Looking at the intersection of player salary and performance can show us how different front offices approach roster building, to varying degrees of success. The Miami Heat, who come into the bubble sitting in fourth place in the Eastern Conference, can attribute much of their unexpected run to getting great value from younger, cheaper players. Their most productive players after Jimmy Butler — Duncan Robinson and Bam Adebayo — are early in their careers and thereby earning well under league average. The Philadelphia 76ers are two spots behind the Heat in the East, and their top-heavy roster hasn’t been quite the juggernaut many expected coming into the year. Joel Embiid, Al Horford and Tobias Harris are all making more than $27 million, but RAPTOR thinks none of those three has been more productive than either of the Heat’s young duo. Ben Simmons makes only $8.1 million this season and his WAR is slightly higher than that of his teammates, but he has already signed a max deal that will pay him almost $30 million next year and a combined $170 million over five years. We actually like the Sixers’ chances in the playoffs, but this now-healthy front-loaded squad will probably need someone to take a step or two toward the superstar cluster if it wants to make a real run at a title.
The 76ers’ expensive core might not have produced overly impressive RAPTOR numbers this season, but at least they played in the majority of Philadelphia’s games.3Embiid missed the most of the bunch — he played in 44 of the team’s 65 games. There are 51 players who haven’t laced up their sneakers once this season but are still earning salaries from NBA teams. A few are key players sidelined with serious injuries, but many are retired players who signed massive deals and were released before their contracts ended. Under certain circumstances, teams can waive players using the stretch provision, allowing them to pay the remaining guaranteed portion of a player’s salary over a longer period of time. This helps teams avoid a big cap hit in the year that player is released, but it also keeps bad contracts lingering on salary sheets for years. The stretch provision is why Timofey Mozgov, who was lucky enough to hit free agency at exactly the right time, will be collecting NBA paychecks through the 2021-22 season — capping off a four-season stretch in which the Magic will pay him $32.7 million for a grand total of zero minutes of basketball.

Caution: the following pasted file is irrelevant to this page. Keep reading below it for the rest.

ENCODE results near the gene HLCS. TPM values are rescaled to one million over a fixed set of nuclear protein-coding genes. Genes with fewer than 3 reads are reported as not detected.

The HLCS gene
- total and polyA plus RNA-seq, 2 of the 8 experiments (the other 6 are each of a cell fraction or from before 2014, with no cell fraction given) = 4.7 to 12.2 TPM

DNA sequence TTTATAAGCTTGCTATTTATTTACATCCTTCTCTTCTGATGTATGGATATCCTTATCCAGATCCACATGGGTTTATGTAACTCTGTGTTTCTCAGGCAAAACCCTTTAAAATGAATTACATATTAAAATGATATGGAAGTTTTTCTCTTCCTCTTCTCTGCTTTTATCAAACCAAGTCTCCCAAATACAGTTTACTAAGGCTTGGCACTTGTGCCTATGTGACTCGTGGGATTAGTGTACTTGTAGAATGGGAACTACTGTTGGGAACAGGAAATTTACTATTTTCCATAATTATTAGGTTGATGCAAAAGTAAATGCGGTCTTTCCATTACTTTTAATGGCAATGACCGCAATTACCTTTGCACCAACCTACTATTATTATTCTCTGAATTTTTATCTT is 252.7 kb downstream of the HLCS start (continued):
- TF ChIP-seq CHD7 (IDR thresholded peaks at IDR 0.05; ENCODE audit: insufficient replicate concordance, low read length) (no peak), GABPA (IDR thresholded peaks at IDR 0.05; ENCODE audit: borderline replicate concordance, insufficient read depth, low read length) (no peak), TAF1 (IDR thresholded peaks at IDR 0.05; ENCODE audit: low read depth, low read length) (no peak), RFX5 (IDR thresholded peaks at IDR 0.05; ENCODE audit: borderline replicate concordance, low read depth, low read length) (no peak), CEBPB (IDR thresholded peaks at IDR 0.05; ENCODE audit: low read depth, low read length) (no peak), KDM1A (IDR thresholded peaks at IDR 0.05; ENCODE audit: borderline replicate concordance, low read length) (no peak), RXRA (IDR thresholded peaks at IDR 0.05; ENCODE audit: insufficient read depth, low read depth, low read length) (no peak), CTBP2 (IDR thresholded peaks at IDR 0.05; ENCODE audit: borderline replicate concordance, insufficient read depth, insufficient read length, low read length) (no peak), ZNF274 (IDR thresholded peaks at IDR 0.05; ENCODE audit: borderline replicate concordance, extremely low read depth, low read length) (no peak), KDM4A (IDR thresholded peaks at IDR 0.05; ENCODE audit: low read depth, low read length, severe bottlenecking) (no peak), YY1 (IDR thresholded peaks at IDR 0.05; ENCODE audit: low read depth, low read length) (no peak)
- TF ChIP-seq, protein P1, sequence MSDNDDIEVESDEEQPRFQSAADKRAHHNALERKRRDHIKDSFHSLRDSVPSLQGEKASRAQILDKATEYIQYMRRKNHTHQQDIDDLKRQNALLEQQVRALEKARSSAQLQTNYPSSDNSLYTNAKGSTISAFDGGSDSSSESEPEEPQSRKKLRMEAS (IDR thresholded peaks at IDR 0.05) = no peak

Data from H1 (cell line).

|Jusuf Nurkić||Trail Blazers||3/25/19||12,000,000|
|Pau Gasol||Spurs / Trail Blazers||3/10/19||7,664,753|
|Joakim Noah||Clippers / Knicks||3/23/19||6,576,567|
|Andrew Nicholson||Trail Blazers||4/12/17||2,844,429|
|Anderson Varejão||Trail Blazers||2/2/17||1,913,345|
|Festus Ezeli||Trail Blazers||6/19/16||333,333|
For the players that made money by actually playing basketball this season, there seemed to be a pretty clear relationship: Better players get paid more, for the most part. Still, there are some players who are getting paid for their past performance (get it together, Mike Conley), some who signed lucrative extensions that bet on future performance (looking at you, Jamal Murray), some who are getting paid less than they probably should be (when’s payday for Montrezl Harrell?) and some who signed massively overvalued deals (go get yours, Russell Westbrook). Which of these contracts are actually worth it is probably up to front offices — but that doesn’t make it any less fun to debate.